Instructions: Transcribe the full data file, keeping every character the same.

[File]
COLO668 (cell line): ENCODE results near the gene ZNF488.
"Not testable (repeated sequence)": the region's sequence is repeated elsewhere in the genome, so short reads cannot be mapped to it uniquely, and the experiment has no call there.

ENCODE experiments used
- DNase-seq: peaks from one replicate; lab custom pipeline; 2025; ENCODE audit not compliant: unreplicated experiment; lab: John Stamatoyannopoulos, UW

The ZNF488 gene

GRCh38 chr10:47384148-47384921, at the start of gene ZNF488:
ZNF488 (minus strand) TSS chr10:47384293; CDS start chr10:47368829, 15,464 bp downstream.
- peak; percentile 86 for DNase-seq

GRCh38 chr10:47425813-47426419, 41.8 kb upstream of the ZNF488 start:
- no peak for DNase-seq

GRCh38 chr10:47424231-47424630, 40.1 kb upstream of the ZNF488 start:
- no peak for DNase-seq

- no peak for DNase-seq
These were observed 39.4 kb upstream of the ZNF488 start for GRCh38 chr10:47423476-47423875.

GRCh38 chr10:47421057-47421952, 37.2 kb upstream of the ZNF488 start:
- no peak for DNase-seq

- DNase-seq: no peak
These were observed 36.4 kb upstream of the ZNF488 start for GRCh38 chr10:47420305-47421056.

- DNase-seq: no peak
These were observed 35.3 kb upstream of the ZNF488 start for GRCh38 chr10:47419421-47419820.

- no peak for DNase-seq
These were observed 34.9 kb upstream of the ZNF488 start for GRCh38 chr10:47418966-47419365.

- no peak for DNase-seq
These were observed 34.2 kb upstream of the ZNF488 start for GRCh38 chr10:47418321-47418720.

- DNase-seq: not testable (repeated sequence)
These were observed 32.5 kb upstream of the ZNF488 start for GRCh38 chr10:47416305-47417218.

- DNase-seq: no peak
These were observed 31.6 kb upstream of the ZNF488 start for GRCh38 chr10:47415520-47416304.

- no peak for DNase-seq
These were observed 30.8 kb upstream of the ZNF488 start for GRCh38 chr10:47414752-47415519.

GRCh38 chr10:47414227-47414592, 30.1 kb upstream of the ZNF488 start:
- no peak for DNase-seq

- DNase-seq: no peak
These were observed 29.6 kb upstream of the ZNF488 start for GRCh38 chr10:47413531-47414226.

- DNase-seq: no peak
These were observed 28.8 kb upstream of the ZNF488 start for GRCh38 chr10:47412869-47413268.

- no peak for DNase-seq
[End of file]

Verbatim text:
COLO668 (cell line): ENCODE results near the gene ZNF488.
"Not testable (repeated sequence)": the region's sequence is repeated elsewhere in the genome, so short reads cannot be mapped to it uniquely, and the experiment has no call there.

ENCODE experiments used
- DNase-seq: peaks from one replicate; lab custom pipeline; 2025; ENCODE audit not compliant: unreplicated experiment; lab: John Stamatoyannopoulos, UW

The ZNF488 gene

GRCh38 chr10:47384148-47384921, at the start of gene ZNF488:
ZNF488 (minus strand) TSS chr10:47384293; CDS start chr10:47368829, 15,464 bp downstream.
- peak; percentile 86 for DNase-seq

GRCh38 chr10:47425813-47426419, 41.8 kb upstream of the ZNF488 start:
- no peak for DNase-seq

GRCh38 chr10:47424231-47424630, 40.1 kb upstream of the ZNF488 start:
- no peak for DNase-seq

- no peak for DNase-seq
These were observed 39.4 kb upstream of the ZNF488 start for GRCh38 chr10:47423476-47423875.

GRCh38 chr10:47421057-47421952, 37.2 kb upstream of the ZNF488 start:
- no peak for DNase-seq

- DNase-seq: no peak
These were observed 36.4 kb upstream of the ZNF488 start for GRCh38 chr10:47420305-47421056.

- DNase-seq: no peak
These were observed 35.3 kb upstream of the ZNF488 start for GRCh38 chr10:47419421-47419820.

- no peak for DNase-seq
These were observed 34.9 kb upstream of the ZNF488 start for GRCh38 chr10:47418966-47419365.

- no peak for DNase-seq
These were observed 34.2 kb upstream of the ZNF488 start for GRCh38 chr10:47418321-47418720.

- DNase-seq: not testable (repeated sequence)
These were observed 32.5 kb upstream of the ZNF488 start for GRCh38 chr10:47416305-47417218.

- DNase-seq: no peak
These were observed 31.6 kb upstream of the ZNF488 start for GRCh38 chr10:47415520-47416304.

- no peak for DNase-seq
These were observed 30.8 kb upstream of the ZNF488 start for GRCh38 chr10:47414752-47415519.

GRCh38 chr10:47414227-47414592, 30.1 kb upstream of the ZNF488 start:
- no peak for DNase-seq

- DNase-seq: no peak
These were observed 29.6 kb upstream of the ZNF488 start for GRCh38 chr10:47413531-47414226.

- DNase-seq: no peak
These were observed 28.8 kb upstream of the ZNF488 start for GRCh38 chr10:47412869-47413268.

- no peak for DNase-seq